Accounts of host mothers and the observed dynamics that take place during the facilitation of IEL students suggest that the practice of hosting students constitutes a specific performance of a particular gendered role. The additional labour that host mothers perform can be understood as feminized care work, where their emotional and physical labour is largely monetarily uncompensated and not socially valued. As women perform the specific activities required to assist students with their basic needs in a completely new environment, they are able to engage in social relations with the students and access to the rewards such relations allow. However, this performance is bounded in the particular context of ISL as they take on more reproductive duties in their homes and commit to fulfilling the requirements set to be selected as a host. As mentioned above, women first have to demonstrate that they have the skills to cook, clean and keep home to an acceptable level to host students, with women priding themselves on being able to cook in a way that prevents students from getting sick. This feminized labour is an unrecognized or "natural" extension of the women's roles in a patriarchal society.

The interviews illustrate that these domestic activities involve a certain kind of specialized knowledge to be performed properly and host the students well. This "specialized knowledge" is demanded as the international nature of the guests poses special risks for them and their relationship with the IEL program. Therefore, hosting is gendered not only because it is performed by women, but also as it is shaped by certain regulatory expectations of how that practice should be performed. Namely, only women who demonstrate that they have the skills to be a "good" mother are given foreign students to host, where parameters for "good hosting" and appropriateness of care are determined by the IEL program and patriarchal standards of performing domestic work. The skills that women are able to develop are functional in the IEL context as they prepare the host mothers for other international hosting experiences in the future.

It should be noted that the need to possess such skills responds to a wider trend of labour market shifts that correspond to neoliberal processes (Larner & Craig, 2005), which coincidentally demand social and emotional skills which are often feminized. This way, the context in which the IEL social relations are embedded produce the gendered self-regulating subject (Katz, 2005) of the host mothers, who, in order to ensure benefits for the community and themselves comply with the specific care that the foreigners require. Furthermore, the fact that host mothers sustain what they see as the appropriate caring standards for the international student volunteers, often using their stipend to cover those costs and even compensating additional expenses, reproduces the precarious conditions in which women perform their domestic roles. As Larner and Craig (2005) note, "the re-embedding economic and social activities after ''more market'' oriented forms of neoliberalism" (p. 419) set the social conditions for keeping the unpaid and underpaid labour in the feminized and domestic realm.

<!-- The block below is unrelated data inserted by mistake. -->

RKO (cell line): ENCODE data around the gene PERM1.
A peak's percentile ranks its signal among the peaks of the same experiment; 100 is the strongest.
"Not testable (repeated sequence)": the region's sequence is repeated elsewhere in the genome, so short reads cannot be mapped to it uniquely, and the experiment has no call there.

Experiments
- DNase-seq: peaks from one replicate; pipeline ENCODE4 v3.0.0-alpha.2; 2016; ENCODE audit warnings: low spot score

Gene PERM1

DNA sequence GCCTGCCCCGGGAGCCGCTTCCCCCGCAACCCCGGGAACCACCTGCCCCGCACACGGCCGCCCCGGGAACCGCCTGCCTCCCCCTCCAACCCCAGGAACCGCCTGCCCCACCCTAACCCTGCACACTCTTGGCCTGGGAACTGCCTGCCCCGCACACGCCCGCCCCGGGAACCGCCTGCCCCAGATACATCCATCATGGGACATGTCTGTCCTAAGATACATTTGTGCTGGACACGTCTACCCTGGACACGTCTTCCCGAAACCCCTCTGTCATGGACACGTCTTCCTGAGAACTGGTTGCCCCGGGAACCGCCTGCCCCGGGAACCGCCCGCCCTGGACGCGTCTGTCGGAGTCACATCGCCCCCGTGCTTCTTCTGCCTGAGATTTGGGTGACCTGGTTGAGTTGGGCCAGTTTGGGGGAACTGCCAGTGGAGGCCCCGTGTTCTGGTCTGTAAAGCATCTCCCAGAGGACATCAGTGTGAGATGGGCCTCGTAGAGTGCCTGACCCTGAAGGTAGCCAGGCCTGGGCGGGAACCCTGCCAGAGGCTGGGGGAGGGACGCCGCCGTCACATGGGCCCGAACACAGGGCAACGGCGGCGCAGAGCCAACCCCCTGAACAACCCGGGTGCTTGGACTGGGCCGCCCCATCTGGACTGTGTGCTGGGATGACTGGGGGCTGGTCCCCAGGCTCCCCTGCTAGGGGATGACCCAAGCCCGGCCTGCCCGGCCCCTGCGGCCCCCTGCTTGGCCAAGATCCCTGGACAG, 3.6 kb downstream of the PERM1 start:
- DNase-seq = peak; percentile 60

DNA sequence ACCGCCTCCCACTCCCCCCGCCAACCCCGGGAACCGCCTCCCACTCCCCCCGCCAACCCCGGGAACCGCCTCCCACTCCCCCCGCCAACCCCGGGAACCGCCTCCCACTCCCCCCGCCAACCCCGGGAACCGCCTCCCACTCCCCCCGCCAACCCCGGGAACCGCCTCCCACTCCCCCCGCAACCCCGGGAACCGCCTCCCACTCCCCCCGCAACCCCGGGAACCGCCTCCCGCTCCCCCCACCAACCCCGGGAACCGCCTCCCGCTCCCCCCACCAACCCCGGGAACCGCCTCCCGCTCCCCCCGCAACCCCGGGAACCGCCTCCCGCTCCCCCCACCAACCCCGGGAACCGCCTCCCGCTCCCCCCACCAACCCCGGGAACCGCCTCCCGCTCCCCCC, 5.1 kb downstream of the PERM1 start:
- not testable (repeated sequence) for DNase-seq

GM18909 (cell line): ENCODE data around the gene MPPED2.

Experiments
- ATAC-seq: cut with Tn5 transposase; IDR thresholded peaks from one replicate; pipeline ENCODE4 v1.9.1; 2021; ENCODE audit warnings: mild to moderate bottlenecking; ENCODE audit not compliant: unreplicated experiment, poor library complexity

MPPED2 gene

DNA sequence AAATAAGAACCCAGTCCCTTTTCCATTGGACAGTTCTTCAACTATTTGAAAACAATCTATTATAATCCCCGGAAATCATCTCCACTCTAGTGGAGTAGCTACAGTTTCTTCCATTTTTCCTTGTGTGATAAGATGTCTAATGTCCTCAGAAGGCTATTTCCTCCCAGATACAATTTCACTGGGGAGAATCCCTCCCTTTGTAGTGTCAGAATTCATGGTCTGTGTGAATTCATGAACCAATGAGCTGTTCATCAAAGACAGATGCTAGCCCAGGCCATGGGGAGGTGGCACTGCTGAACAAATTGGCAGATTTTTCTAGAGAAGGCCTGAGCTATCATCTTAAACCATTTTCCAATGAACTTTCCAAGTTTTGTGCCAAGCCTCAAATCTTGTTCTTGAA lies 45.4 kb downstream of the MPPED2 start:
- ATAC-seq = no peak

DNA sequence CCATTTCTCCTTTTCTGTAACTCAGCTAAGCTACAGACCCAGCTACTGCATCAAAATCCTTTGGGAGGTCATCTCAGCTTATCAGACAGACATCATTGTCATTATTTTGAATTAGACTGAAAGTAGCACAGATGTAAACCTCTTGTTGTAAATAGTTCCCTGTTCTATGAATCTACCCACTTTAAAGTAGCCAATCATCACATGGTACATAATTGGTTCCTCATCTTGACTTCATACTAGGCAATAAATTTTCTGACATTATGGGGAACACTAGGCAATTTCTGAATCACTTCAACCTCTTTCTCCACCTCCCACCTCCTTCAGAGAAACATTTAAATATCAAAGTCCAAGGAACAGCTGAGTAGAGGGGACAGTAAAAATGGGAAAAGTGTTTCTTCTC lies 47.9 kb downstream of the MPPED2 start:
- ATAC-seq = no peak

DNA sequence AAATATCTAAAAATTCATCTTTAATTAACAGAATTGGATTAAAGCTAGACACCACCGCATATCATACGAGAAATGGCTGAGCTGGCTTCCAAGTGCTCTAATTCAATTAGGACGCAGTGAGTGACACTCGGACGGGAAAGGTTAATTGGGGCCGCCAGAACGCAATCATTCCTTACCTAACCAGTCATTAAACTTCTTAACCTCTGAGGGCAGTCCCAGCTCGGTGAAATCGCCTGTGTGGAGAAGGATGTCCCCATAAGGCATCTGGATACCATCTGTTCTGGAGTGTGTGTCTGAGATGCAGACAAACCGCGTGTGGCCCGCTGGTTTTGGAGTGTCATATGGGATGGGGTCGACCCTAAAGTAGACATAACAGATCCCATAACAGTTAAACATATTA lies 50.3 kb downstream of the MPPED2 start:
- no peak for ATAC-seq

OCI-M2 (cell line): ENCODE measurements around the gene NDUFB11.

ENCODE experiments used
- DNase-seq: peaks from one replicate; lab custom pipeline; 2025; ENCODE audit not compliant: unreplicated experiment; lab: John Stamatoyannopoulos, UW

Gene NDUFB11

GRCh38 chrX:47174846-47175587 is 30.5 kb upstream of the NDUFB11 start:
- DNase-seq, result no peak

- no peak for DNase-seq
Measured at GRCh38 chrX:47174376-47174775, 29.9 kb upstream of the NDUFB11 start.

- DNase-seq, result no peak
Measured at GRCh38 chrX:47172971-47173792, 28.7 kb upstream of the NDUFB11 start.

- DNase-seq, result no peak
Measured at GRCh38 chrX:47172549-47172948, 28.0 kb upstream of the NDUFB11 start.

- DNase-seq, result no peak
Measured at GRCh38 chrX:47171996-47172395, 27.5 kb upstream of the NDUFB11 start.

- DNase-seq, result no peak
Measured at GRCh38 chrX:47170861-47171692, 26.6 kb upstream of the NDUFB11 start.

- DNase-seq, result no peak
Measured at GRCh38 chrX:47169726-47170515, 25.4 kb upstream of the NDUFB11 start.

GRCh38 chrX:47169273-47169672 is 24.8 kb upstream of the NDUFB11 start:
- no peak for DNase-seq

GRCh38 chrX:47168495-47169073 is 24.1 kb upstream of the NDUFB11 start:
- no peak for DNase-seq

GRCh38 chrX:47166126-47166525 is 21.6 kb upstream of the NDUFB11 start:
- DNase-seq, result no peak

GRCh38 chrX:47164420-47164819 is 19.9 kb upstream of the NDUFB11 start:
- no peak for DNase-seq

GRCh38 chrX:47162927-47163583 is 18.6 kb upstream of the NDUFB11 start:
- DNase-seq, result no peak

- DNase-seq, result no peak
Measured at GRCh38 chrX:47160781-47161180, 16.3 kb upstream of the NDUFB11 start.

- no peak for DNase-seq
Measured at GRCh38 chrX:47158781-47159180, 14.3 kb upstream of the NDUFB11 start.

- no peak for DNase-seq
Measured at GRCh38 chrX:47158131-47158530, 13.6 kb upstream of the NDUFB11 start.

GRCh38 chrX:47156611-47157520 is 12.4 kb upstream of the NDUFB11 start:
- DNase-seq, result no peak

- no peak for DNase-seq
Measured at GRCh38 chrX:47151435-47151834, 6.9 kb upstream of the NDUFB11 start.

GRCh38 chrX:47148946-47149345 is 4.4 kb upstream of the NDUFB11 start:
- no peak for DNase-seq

These implications also echo some of the criticism of the Women in Development approach. The experience in Santa María suggests that host mothers replicate certain subjectivities as a result of the context in which they engage with IEL delegations. As Neumann (2013) writes, "involvement in these programs shapes women's subjectivities in particular ways, leading them to take pride in their capacity to cope with their own adversities" (p. 2). Thus, while women may feel more confident in their abilities to take care of foreigners or to advocate for the needs of their communities, their way to engage in the program is inevitably influenced by neoliberal politics, as these rely "on the assumption that there is 'no alternative'" (Craig, 2005, p. 631). This can result in the further detriment of their personal conditions in order to access opportunities that have been denied to them as part of larger systems of inequality.

Such conditions produce a micro caring economy (Rodriguez, 2015), in which host mothers engage in unpaid domestic and care labour in order to maintain their relationship with the program, as a way to guarantee a wider development opportunity for their community. Indeed, the leaders in the Santa María exercise their agency in a very constrained global structure of inequality, when working, with genuine desire and drive, to ensure that their community has options for their development. However, these options have been shaped by the current neoliberal economy in which international volunteer groups fulfill basic community needs that are left unaddressed by the Nicaraguan government.